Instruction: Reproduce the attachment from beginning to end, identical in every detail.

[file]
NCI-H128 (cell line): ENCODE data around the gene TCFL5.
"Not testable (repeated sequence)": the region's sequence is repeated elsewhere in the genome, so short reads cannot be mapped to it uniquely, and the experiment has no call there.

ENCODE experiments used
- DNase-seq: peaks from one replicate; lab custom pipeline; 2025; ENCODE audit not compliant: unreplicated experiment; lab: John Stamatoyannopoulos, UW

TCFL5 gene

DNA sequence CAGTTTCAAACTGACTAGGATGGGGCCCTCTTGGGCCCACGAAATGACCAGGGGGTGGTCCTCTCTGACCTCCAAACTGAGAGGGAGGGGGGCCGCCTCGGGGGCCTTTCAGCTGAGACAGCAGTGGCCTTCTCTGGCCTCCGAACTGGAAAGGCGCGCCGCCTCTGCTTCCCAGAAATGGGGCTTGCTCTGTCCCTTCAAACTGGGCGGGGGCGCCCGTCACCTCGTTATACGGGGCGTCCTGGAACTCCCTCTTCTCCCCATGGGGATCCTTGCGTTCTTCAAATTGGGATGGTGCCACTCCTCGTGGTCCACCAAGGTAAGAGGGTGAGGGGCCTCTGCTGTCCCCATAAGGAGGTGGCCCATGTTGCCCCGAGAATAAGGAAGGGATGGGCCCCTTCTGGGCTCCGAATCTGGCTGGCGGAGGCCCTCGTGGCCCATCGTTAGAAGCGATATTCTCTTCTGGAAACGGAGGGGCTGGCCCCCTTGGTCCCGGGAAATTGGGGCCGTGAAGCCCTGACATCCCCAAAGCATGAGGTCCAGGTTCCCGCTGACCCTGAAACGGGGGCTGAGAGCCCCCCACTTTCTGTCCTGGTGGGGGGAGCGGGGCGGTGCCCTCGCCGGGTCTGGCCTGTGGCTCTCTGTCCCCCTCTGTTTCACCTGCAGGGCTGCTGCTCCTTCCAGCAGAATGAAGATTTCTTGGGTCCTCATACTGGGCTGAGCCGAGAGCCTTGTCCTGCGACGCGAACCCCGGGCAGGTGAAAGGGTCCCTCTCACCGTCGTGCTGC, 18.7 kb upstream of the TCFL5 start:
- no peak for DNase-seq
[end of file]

NCI-H128 (cell line): ENCODE data around the gene TCFL5.
"Not testable (repeated sequence)": the region's sequence is repeated elsewhere in the genome, so short reads cannot be mapped to it uniquely, and the experiment has no call there.

ENCODE experiments used
- DNase-seq: peaks from one replicate; lab custom pipeline; 2025; ENCODE audit not compliant: unreplicated experiment; lab: John Stamatoyannopoulos, UW

TCFL5 gene

DNA sequence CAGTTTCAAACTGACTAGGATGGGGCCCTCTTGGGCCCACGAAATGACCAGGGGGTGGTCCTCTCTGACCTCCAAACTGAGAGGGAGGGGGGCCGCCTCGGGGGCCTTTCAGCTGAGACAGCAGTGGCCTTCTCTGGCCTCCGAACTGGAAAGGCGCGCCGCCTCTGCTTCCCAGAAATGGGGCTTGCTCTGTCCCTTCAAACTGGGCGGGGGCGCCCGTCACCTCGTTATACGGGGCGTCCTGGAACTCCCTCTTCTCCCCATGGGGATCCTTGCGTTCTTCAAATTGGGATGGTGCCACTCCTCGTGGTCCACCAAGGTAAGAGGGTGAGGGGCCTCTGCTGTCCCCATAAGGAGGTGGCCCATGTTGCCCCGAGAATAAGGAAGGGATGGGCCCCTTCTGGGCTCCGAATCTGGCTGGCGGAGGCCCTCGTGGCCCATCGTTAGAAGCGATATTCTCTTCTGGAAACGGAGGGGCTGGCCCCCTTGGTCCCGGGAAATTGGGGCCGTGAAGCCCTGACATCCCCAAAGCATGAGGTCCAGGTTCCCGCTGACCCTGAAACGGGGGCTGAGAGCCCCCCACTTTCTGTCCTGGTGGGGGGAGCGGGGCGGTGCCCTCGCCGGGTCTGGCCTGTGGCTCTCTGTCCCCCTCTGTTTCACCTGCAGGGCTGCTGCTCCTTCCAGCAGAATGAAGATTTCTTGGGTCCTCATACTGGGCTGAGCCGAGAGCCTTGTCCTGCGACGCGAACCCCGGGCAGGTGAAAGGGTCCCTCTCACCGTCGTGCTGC, 18.7 kb upstream of the TCFL5 start:
- no peak for DNase-seq